google-site-verification: google1a99cbc777ffb68f.html

Ancestry.com - New York Collection

New York Ancestry

   I’ve been trying to think of a focus for my blogs for 2014 and have decided to take a look at websites…specifically those that relate to Irish Research.  That’s not to say that those of you who research other ethnic groups should look elsewhere.  Many of the strategies I’ll discuss are pertinent to all research.  I hope you find it helpful and if you have a specific site you’d like me to look at, please let me know.

   It seems appropriate to start with A, therefore Ancestry.com.  I’ve written many times about this very popular website.  In their results for the third quarter of 2013 they announced they had 2.775 million subscribers and over 12 billion records and growing.  They announced last week the addition of their New York Collection with the New York State Censuses of 1855 and 1875, and in a joint venture with the Municipal Archives of New York City, the Indexes to Births, Deaths and Marriages.  For those researching their Irish immigrant ancestors or any other immigrant groups, our research starts with their life in the US searching for clues to their origins. Since so many arrived through New York during the later part of the 19th century access to these new records is very exciting.  And, to top it off, the indexes to vital records are free (no subscription required). 

   Before you jump into a search of these records, please take time to read about the records (as you should do with all databases you use).  For example, New York Birth Index, 1878-1909 in the second paragraph states “ Note that the index collection is not complete.”  It goes on to list the years covered and that it will be updated as more records become available.  If you look at the New York City Department of Records page, you’ll see that these records are the ones that have been indexed by volunteers from the Italian Genealogical Group and the German Genealogical Group

   The Moughtys arrived in New York City in the early part of the 20th century.  A search of marriages turns up John Moughty and Sarah Lawlor.  They married on 5 Aug 1906, in Kings County, Certificate number 9239.  

Clicking at the bottom allows me to purchase the certificate directly from the NYC Municipal Archives.

   What might the certificate tell me?  If known by the informant, it could give me the parent’s names for both the bride and groom.  If they married in 1906, there were likely children born to this couple, so the next step would be to check the birth indexes.  Birth records, however, are only indexed until 1909.  

   Unfortunately a search of the Ancestry database for births for Moughtys turns up no records although I know this couple had two children, Bernard and Anna, but I have no dates of birth for them.  Remember, the database info says that it is not complete.  So you might want to watch for an update and check back.  I went to the Italian Genealogical Group website and got one hit on Moughty.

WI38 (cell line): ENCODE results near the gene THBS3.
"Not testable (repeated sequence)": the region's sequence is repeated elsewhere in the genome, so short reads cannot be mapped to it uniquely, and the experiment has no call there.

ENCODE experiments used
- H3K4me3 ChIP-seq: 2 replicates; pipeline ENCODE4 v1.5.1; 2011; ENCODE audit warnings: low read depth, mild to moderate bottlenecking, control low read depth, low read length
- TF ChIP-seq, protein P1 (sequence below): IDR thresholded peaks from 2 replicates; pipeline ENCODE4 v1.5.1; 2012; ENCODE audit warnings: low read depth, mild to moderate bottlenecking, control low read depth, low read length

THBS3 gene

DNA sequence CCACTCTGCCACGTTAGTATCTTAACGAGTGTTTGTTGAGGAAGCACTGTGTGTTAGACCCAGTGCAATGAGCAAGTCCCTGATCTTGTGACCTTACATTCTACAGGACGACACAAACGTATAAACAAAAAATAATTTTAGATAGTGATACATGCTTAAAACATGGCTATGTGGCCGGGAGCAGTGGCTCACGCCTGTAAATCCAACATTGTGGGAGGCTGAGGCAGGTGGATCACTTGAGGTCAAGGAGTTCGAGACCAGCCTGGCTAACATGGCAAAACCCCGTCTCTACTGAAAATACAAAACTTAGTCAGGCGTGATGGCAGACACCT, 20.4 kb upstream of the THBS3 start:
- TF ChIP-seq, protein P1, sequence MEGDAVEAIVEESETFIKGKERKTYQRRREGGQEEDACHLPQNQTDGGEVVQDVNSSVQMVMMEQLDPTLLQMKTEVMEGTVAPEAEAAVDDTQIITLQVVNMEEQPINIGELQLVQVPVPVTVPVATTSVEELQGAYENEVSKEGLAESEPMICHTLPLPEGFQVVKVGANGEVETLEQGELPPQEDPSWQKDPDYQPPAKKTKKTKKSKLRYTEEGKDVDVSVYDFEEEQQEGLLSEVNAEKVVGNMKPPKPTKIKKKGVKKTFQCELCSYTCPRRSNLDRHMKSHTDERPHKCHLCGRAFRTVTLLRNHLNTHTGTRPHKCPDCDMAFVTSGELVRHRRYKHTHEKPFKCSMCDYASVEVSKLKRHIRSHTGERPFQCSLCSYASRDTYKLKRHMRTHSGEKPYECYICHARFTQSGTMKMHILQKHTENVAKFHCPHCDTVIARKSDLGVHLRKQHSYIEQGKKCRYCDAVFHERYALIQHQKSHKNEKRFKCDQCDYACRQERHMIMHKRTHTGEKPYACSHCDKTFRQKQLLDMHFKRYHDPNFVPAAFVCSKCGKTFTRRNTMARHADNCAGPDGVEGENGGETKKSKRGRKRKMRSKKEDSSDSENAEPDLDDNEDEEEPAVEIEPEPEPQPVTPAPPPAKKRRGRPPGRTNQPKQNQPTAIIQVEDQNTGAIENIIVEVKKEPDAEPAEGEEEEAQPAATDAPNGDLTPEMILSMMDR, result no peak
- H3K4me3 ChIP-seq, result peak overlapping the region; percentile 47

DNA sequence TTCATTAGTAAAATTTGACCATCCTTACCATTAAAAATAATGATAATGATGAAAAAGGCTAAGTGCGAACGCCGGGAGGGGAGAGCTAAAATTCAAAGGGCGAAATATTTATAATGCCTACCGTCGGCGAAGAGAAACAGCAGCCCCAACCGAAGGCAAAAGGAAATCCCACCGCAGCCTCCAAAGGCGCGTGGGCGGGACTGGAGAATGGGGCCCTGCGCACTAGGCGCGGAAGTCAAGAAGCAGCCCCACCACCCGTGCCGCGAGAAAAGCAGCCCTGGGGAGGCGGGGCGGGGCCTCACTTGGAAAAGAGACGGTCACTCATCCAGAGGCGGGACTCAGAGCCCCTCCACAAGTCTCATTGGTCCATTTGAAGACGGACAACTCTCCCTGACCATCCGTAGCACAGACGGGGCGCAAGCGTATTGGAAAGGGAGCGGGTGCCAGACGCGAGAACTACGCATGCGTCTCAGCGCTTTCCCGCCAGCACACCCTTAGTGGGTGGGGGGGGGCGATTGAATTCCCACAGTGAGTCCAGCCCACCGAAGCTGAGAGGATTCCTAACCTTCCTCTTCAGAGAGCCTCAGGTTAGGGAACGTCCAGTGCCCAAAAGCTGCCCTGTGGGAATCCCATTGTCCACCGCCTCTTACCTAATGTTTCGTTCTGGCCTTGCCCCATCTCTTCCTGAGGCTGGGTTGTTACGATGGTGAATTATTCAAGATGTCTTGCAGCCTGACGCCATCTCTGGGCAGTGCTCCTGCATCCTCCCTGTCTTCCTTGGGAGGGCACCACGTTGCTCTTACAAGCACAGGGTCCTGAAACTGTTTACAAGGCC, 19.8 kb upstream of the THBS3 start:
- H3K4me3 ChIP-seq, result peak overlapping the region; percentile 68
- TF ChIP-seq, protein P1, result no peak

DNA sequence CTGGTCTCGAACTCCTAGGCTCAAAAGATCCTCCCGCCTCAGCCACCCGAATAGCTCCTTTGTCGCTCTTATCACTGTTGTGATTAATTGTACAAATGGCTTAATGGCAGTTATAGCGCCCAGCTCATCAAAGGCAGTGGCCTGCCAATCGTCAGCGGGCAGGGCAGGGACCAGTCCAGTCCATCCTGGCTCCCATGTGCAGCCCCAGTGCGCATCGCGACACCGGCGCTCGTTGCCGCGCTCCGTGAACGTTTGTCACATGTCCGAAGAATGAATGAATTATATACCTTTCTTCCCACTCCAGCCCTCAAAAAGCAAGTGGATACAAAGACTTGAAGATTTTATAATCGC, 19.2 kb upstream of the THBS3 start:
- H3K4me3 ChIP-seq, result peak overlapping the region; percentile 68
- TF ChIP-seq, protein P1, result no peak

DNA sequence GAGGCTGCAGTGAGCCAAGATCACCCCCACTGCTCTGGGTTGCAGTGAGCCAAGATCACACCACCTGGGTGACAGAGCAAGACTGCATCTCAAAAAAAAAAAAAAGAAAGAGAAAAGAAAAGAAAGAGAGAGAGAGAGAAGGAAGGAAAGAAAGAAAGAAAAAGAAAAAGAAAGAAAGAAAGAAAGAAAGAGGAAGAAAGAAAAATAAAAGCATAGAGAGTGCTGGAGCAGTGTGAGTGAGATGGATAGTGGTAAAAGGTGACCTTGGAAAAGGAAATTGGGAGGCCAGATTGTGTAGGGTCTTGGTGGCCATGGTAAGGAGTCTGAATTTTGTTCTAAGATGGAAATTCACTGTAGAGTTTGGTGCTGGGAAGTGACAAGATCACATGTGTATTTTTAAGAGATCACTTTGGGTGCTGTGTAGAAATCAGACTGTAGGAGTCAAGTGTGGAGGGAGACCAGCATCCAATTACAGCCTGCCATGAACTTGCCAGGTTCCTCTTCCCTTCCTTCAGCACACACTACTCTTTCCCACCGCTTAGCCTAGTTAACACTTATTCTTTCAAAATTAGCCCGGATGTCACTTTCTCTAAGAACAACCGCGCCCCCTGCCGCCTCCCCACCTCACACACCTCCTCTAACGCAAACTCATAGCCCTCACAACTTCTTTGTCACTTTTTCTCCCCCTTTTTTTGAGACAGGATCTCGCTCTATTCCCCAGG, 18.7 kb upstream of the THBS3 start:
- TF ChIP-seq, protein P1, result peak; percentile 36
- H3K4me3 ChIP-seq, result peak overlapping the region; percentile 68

Because I know that the name is frequently misspelled, I checked under the spelling “Moody” and found their first child, Bernard.

Neither of these records are in the Ancestry database yet.  I found the spelling interesting because my father-in-law, who was also Bernard Moughty, born in New Rochelle, New York was registered with the spelling Moody.

   The death indexes at Ancestry go up until 1948 and I know both Sarah and John died after that.  The death indexes did turn up two additional Moughtys…a Thomas who died in 1917, age 26 and an Eliza who died in 1934, age 88.   I plan to order both those certificates.  According to the order form the time is 4 - 6 weeks.  I’ll let you know when I receive them.

   Obtaining vital records for our ancestors can provide the information we need to identify them in their country of origin.  It’s also important to check for vital records for their extended family.  Perhaps the informant on your ancestor’s death certificate didn’t know the parents’ names, but that information might appear on a siblings death certificate so extend your research to the entire family.  A marriage certificate is likely to have the  information on the parents since the individuals providing the information (the bride and groom) should know it.  

   I’ve used the New York Collection as an example here because it is new, and also because so many of our immigrant ancestors lived in New York City, or at least passed through.  If your ancestors were from another part of the US, use the Card Catalog to find out what records Ancestry has for that area; then, read the database description.  If the title includes only the name of the State, check to see if all of the counties are included.  That might explain why your search was, or was not successful.  Rather than doing a general search, focus your effort on the time period and geographic area when and where your ancestors lived.   

   Happy Hunting! 


Registration is now open for the 2014 Ireland Research Trip.

© Donna M. Moughty 2007- 2013